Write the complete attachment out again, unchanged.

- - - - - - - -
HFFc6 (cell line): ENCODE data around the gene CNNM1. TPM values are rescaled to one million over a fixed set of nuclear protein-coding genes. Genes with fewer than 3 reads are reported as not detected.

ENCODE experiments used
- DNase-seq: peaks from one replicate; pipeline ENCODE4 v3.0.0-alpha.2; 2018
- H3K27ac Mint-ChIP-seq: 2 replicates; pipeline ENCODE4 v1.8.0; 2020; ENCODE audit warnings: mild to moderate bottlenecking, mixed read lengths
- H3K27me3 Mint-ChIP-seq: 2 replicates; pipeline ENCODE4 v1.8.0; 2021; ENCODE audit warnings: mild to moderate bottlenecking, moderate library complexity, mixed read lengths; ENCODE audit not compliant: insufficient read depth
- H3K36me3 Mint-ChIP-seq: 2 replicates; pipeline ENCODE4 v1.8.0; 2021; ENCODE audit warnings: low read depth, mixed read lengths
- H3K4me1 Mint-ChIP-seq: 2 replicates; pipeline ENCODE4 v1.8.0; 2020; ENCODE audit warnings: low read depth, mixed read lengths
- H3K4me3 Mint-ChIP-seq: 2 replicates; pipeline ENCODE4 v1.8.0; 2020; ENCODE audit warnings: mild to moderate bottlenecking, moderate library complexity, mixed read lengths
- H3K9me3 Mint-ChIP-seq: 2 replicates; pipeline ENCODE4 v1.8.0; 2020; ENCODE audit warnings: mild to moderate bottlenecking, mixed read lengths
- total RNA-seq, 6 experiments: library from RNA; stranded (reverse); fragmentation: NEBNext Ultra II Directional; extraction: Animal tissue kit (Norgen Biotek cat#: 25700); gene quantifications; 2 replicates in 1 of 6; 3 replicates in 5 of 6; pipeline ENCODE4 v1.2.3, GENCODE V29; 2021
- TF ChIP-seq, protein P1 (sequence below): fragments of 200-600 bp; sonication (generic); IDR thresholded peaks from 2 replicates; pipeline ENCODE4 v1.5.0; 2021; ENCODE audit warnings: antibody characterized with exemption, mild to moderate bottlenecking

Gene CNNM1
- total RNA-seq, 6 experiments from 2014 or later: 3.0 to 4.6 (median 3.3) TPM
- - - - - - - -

HFFc6 (cell line): ENCODE data around the gene CNNM1. TPM values are rescaled to one million over a fixed set of nuclear protein-coding genes. Genes with fewer than 3 reads are reported as not detected.

ENCODE experiments used
- DNase-seq: peaks from one replicate; pipeline ENCODE4 v3.0.0-alpha.2; 2018
- H3K27ac Mint-ChIP-seq: 2 replicates; pipeline ENCODE4 v1.8.0; 2020; ENCODE audit warnings: mild to moderate bottlenecking, mixed read lengths
- H3K27me3 Mint-ChIP-seq: 2 replicates; pipeline ENCODE4 v1.8.0; 2021; ENCODE audit warnings: mild to moderate bottlenecking, moderate library complexity, mixed read lengths; ENCODE audit not compliant: insufficient read depth
- H3K36me3 Mint-ChIP-seq: 2 replicates; pipeline ENCODE4 v1.8.0; 2021; ENCODE audit warnings: low read depth, mixed read lengths
- H3K4me1 Mint-ChIP-seq: 2 replicates; pipeline ENCODE4 v1.8.0; 2020; ENCODE audit warnings: low read depth, mixed read lengths
- H3K4me3 Mint-ChIP-seq: 2 replicates; pipeline ENCODE4 v1.8.0; 2020; ENCODE audit warnings: mild to moderate bottlenecking, moderate library complexity, mixed read lengths
- H3K9me3 Mint-ChIP-seq: 2 replicates; pipeline ENCODE4 v1.8.0; 2020; ENCODE audit warnings: mild to moderate bottlenecking, mixed read lengths
- total RNA-seq, 6 experiments: library from RNA; stranded (reverse); fragmentation: NEBNext Ultra II Directional; extraction: Animal tissue kit (Norgen Biotek cat#: 25700); gene quantifications; 2 replicates in 1 of 6; 3 replicates in 5 of 6; pipeline ENCODE4 v1.2.3, GENCODE V29; 2021
- TF ChIP-seq, protein P1 (sequence below): fragments of 200-600 bp; sonication (generic); IDR thresholded peaks from 2 replicates; pipeline ENCODE4 v1.5.0; 2021; ENCODE audit warnings: antibody characterized with exemption, mild to moderate bottlenecking

Gene CNNM1
- total RNA-seq, 6 experiments from 2014 or later: 3.0 to 4.6 (median 3.3) TPM